Measuring the quality of N adapters by method of Return Loss

Ever wondered how good (or bad)  your RF adapters are?

I asked myself this question, and concluded that an RF adapter should change the impedance as little as possible.

Here is the experimental method I adopted.

1.  Calibrate the Anritsu S331E Sitemaster at the end of a phase stable test cable using its OSL Calibrator (Type OSLN50-1)

2.  Make a record of the Return Loss with the 50 ohm calibration load attached.

3.  Now interpose the adapter-under-test between the end of the test cable and the Calibration Load.

4.  Make a new record to see how the Return Loss compares with that of Step 2.

For the purpose of this evaluation, I picked 3 adapters:

Adapter A:   A shiny 90 degree N-type M-F adapter of unknown pedigree

Adapter B:   A cruddy looking Amphenol 90 degree N-type M-F adapter

Adapter C:   A straight  N-type M-F adapter bought from Ebay for a few dollars

A04_6650

The adapters A,B,C are laid from left to right in the above photo.

A04_6647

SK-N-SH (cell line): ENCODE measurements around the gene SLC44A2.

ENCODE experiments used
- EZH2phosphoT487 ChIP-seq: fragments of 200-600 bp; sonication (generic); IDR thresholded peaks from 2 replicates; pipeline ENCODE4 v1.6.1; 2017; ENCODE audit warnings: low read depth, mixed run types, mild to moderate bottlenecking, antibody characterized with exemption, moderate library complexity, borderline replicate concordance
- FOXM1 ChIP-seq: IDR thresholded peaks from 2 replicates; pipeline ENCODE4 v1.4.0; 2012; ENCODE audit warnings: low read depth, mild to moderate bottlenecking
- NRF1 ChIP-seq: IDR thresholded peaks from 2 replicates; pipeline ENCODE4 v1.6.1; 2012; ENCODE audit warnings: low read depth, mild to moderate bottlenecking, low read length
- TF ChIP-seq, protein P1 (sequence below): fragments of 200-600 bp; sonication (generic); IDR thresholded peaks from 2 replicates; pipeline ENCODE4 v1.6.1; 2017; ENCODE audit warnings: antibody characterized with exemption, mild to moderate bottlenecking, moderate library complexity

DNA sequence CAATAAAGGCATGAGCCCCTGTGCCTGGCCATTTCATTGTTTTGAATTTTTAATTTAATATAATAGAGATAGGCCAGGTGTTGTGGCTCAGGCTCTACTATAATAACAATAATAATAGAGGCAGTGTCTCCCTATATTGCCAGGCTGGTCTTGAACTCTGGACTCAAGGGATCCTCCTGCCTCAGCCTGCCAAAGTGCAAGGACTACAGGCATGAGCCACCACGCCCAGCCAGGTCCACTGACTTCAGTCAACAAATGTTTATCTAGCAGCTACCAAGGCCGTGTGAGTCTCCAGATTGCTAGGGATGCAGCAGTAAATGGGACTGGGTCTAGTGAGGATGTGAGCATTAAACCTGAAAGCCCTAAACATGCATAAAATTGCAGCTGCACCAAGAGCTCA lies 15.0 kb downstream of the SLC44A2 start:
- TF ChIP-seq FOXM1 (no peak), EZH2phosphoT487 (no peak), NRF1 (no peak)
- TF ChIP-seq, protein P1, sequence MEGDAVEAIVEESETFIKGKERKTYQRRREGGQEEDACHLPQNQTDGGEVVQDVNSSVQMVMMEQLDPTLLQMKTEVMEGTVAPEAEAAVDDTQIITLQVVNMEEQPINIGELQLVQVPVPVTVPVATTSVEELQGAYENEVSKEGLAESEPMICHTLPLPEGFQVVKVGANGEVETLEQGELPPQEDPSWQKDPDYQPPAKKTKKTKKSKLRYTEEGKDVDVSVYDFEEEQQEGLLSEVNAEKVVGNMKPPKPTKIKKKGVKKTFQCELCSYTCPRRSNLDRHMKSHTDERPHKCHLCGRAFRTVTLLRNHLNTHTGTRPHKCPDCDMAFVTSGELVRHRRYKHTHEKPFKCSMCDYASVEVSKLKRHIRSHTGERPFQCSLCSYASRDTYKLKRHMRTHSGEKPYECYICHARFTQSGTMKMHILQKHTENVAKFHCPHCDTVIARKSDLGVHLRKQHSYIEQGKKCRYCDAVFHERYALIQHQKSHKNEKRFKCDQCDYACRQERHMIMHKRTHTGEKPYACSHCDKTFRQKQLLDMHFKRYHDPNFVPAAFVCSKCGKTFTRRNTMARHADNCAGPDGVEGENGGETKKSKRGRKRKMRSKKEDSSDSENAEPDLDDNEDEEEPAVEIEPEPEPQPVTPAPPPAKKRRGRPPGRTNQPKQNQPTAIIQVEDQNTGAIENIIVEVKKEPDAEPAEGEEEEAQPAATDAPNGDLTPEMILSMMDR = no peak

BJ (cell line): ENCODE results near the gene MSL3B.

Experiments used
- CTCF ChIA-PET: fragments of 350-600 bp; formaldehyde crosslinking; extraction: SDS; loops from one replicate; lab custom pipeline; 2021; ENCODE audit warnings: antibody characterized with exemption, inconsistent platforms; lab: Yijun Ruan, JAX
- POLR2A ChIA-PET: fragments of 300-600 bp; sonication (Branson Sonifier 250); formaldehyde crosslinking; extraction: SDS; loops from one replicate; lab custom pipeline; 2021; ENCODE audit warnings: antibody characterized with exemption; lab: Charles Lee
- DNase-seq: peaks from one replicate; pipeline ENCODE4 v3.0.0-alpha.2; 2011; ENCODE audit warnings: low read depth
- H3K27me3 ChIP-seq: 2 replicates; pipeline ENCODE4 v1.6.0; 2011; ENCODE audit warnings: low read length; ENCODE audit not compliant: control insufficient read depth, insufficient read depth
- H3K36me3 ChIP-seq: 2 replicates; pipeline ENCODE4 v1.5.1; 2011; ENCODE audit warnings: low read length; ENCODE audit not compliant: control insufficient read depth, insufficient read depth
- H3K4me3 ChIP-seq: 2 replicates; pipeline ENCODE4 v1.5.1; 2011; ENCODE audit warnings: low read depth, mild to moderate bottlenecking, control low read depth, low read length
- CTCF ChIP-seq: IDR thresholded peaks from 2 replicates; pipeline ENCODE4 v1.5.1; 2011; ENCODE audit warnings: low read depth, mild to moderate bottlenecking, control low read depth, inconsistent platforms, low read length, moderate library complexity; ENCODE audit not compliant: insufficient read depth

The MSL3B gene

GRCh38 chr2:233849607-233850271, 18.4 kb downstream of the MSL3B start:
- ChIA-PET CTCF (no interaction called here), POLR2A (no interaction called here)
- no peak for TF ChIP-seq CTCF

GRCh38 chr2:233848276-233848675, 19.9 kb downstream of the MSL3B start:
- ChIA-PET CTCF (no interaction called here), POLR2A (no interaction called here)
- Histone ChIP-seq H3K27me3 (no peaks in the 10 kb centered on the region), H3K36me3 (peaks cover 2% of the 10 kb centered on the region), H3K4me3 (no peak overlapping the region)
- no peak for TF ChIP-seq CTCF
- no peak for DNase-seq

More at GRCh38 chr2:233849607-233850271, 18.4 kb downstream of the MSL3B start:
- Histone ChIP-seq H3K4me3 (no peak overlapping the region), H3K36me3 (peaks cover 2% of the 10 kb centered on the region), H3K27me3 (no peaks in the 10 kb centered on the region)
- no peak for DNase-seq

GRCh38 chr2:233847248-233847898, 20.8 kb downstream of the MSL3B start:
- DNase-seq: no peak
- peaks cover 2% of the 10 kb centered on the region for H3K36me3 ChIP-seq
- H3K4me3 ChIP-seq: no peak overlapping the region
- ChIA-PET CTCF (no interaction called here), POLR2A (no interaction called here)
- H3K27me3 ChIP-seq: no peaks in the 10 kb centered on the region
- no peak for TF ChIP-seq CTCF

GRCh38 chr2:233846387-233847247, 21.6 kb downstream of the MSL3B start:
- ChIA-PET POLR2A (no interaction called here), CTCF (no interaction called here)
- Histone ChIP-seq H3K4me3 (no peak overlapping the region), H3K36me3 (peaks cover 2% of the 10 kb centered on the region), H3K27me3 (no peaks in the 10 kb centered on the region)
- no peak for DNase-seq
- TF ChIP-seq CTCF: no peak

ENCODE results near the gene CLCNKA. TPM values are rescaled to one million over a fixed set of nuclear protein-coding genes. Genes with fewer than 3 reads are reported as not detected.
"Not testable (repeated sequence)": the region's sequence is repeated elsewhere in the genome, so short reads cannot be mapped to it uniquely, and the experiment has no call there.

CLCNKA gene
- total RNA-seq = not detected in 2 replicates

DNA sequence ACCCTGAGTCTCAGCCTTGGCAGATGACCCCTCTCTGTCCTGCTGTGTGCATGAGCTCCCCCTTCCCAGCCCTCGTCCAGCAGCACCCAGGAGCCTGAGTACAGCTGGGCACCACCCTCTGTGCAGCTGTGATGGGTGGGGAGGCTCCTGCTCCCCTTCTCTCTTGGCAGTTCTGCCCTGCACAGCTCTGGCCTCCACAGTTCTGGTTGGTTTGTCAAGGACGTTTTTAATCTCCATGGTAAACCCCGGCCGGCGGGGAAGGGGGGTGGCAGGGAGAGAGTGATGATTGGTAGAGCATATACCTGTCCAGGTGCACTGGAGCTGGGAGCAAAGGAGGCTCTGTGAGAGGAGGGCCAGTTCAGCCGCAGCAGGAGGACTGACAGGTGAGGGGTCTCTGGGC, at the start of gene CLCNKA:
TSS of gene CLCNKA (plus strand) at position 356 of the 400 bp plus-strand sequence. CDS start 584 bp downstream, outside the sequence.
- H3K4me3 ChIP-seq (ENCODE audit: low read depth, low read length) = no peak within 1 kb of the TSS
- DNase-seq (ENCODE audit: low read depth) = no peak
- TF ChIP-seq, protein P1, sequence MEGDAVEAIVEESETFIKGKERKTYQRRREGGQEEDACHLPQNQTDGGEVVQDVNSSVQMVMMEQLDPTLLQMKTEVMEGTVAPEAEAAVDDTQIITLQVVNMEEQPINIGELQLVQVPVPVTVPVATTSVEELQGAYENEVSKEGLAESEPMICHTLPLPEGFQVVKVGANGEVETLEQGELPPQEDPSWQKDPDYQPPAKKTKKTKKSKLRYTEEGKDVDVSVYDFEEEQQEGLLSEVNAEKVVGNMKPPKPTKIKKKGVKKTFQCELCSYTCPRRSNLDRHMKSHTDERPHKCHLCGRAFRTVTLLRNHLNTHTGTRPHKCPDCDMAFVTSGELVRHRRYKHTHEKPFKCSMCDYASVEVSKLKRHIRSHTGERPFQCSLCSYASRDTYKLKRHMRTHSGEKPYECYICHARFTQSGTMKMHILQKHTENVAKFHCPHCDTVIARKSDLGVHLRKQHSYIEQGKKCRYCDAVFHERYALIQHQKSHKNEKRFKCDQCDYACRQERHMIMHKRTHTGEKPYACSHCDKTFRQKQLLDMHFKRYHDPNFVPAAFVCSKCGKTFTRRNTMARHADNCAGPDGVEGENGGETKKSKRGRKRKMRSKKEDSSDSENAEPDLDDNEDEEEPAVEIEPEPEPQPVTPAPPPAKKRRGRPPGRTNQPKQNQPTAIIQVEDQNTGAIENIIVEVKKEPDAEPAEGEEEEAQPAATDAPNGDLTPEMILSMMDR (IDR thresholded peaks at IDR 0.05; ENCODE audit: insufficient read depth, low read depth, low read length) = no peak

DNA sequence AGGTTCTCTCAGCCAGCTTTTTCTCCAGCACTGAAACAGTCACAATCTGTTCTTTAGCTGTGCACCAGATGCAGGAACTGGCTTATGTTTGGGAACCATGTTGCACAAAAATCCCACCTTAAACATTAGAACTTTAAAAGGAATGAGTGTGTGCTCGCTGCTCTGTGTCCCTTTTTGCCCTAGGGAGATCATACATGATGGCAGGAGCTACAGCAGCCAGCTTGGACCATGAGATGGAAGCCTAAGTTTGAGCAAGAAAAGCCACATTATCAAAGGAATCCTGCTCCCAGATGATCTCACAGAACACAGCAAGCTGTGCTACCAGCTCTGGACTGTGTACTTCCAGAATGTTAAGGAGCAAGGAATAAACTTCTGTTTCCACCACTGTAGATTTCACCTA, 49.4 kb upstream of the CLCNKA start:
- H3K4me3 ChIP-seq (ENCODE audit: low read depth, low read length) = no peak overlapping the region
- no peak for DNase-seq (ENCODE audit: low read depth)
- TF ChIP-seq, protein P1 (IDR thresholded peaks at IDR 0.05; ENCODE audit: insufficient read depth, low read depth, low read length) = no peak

Just after calibration has been completed. No adapter attached.

1_S11_Anritsu_Cal_Load

After calibration (Step 2), you can see that the Return Loss is what the Anritsu manual tells us, viz better than 42dB for all frequencies below 3GHz

A04_6652A04_6659

Adapter A inserted between test cable and the Cal Load

2_S11_elbow_1

For a 30dB Return Loss, we are good only up to 627MHz

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Adapter B inserted between test cable and the Cal Load

3_S11_elbow_2

For a 30dB Return Loss, we are good up to 1.52GHz

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Adapter C inserted between test cable and the Cal Load

4_S11_ebay_adapter

For a 30dB Return Loss, we are good only up to 641MHz

Conclusion:

Don’t judge an adapter by how nice or shiny it looks. My cruddy old Amphenol adapter is the winner!

Hope you enjoyed reading!

Best regards,

Jeff 9V1As

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